The surprise, if any, came with the PCP’s declaration that it accepts unconditional dialogue with the NCP in line with the President’s reform agenda. Kamal Omer, the party’s political secretary and spokesman of the opposition alliance, the National Consensus Forces (NCF), slipped as if on a banana peel from the antics of ‘overthrowing the regime’ to slick ‘dialogese’. Kamal accused the allies of yesterday, primarily the Communist Party and fractured remnants of the Nasserite and Baathist parties, of unwarranted recalcitrance and wished for a reunion of the parties of the historic Islamic Movement, the NCP and the PCP, in a heavenly gush of Islamic accord. Turabi’s deputy, Abdalla Hassan Ahmed, went further stressing that the PCP holds no grudges against the fellow ikhwan ([Muslim] brothers) of the NCP, not even against Taha and Nafie. Reporters close to the PCP ‘leaked’ stories of reconciliation bids between the eighty two years old Turabi and his most capable disciple, the seventy years old Ali Osman Mohamed Taha, the latest victim of the dyslexic officer, followed by reports that preparations for a meeting between Turabi and President Bashir were diligently pursued by keen mediators. NCP jellabiyas sought Turabi’s counsel in the dark of night but made sure to leave Manshiyya (the Khartoum neighbourhood where Turabi resides) before the break of light, it was claimed.
President Bashir did eventually deliver a follow-up speech in free style but to the NCP’s Shura (Consultative) Council in the humbler ‘Martyr Zubeir Hall’ where he reiterated commitment to dialogue with the political parties and the armed opposition. The NCP instructed its coalition partners, an assortment of breakoff factions from almost the entire political spectrum, on the requirements of the new era; and a few days ago President Bashir received Sadiq al-Mahdi and a high-level delegation of his party joining the opposition-hardened Sara Nugdalla, chairwoman of the party’s politburo and a favourite of the gender-sensitised activists crowd, in the presidential guesthouse. The two sides agreed to deliberate on a mechanism and agenda for dialogue, said a statement after the meeting. The seventy eight years old Sadiq al-Mahdi, on his part, boasted to European Union (EU) ambassadors in Khartoum of taming the aging regime into democracy, and in similar fervour dismissed calls to step down from leadership of the NUP, a throne that he jealously occupies since the 1960s, as the fantasies of “spiteful and corrupt detractors”.
The NCP’s calculation, it seems, is to entice the ‘Islamic’ opposition, primarily the PCP, the Reform Now Movement of Ghazi al-Attabani and the NUP, in addition to its minor Islamist allies in the cabinet, the pre-Turabi Muslim Brothers and Ansar al-Sunnah, into a broad alliance that would eventually determine the terms of a new constitution and form a safe majority in the upcoming elections. With this approach, the NCP in all likelihood wishes to proceed with a managed democracy, i.e. consensually partitioned constituencies in the upcoming elections, which would satisfy international beholders without running the risk of surrendering power. Such an arrangement of forces would confront the insurgent Sudan People’s Liberation Army/Movement in North Sudan (SPLA/M-N) and the holdout Darfur armed movements with a consolidated mainstream political class committed to some form of sharia rule and resistant to any substantive transformation of power, but would nevertheless allow the government to claim the desired fruits of ‘democratisation’, namely relief of Sudan’s international debt, lift of sanctions and definitive rapprochement with Western countries, primarily the US. The SPLA/M-N, in talks with the government in Addis Ababa, responded with a similar rationale inviting disenchanted stars of the opposition parties and armed movements as ‘experts’ irrespective of the position of their home organisations in a bid to stretch its national mantle and forge a counter-bloc to the NCP and its mainstream dialogue partners. Expectedly, the government announced that it is not in Addis Ababa to negotiate with ‘experts’ but with the SPLA/M-N proper over South Kordofan and the Blue Nile and tabled an offer that fell short of admitting a national mandate for the SPLA/M-N pushing the aspirant contender of central power to the local squabbles against NCP-allies in the two areas.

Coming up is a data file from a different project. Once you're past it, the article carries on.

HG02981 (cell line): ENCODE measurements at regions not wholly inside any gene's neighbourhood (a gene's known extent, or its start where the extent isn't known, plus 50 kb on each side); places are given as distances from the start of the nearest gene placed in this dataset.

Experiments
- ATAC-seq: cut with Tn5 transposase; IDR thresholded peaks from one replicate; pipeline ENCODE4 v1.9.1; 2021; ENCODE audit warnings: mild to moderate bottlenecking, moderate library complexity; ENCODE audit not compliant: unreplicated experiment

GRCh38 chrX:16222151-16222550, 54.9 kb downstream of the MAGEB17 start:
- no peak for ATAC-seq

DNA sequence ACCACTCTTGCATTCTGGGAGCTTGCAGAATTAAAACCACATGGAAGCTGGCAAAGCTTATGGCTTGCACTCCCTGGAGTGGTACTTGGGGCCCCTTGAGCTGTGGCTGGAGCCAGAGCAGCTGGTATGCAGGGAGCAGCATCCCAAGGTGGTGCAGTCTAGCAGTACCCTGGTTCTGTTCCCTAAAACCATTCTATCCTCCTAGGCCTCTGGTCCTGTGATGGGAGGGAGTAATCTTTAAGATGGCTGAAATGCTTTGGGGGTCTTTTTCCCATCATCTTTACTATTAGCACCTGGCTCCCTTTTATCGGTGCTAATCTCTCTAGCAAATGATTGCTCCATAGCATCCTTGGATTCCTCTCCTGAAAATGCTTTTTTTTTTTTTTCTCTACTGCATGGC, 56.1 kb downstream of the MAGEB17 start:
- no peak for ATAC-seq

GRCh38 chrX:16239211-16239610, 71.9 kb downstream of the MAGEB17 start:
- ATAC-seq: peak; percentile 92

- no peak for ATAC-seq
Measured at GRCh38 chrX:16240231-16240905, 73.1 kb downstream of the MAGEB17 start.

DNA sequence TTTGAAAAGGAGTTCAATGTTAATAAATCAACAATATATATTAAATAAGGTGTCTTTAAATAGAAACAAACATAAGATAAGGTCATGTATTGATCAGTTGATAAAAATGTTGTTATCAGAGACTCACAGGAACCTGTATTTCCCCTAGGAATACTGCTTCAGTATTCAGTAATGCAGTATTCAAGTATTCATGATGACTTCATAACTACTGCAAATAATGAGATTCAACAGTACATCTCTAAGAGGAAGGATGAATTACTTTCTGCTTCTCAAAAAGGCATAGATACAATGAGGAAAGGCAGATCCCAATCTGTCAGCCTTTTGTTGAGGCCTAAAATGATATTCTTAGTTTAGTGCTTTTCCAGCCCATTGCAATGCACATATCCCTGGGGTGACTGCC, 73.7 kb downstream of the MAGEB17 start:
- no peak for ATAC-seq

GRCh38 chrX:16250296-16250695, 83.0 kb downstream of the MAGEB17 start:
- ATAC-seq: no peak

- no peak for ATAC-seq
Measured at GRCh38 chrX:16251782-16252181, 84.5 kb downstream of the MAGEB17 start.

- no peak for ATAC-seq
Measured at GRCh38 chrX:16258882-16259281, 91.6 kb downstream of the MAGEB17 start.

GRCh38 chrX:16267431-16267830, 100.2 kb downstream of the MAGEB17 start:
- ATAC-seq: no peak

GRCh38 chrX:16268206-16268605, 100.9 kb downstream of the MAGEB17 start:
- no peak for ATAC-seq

If the SPLA/M-N’s perspective is to wind back to the six years relay of the CPA where it had the opportunity to invent the politics of the ‘New Sudan’ but failed, the NCP’s fantasy is to resurrect a political order that it has aggressively dismembered through the long years of its reign. A bloc joining the historic Islamic Movement and the NUP with Sadiq al-Mahdi and Hassan al-Turabi as bedfellows guarded by a president of military stock, whether Bashir or Bakri, seems an echo of Prime Minister Sadiq al-Mahdi’s third and fourth coalition cabinets (May 1988 – February 1989) between the NUP and the National Islamic Front (NIF) under Hassan al-Turabi and his able deputy Ali Osman Mohamed Taha, the NCP’s immediate ancestor. The coalition that flouted the opportunity to engage the SPLA/M under John Garang in negotiations with a constitutional process as their favoured channel preferring instead tactical rounds of sharia blackmailing. This time around, if such an alliance does materialise, Sadiq al-Mahdi enters the calculation as the junior partner and the SAF command preserves a presidential veto over its products.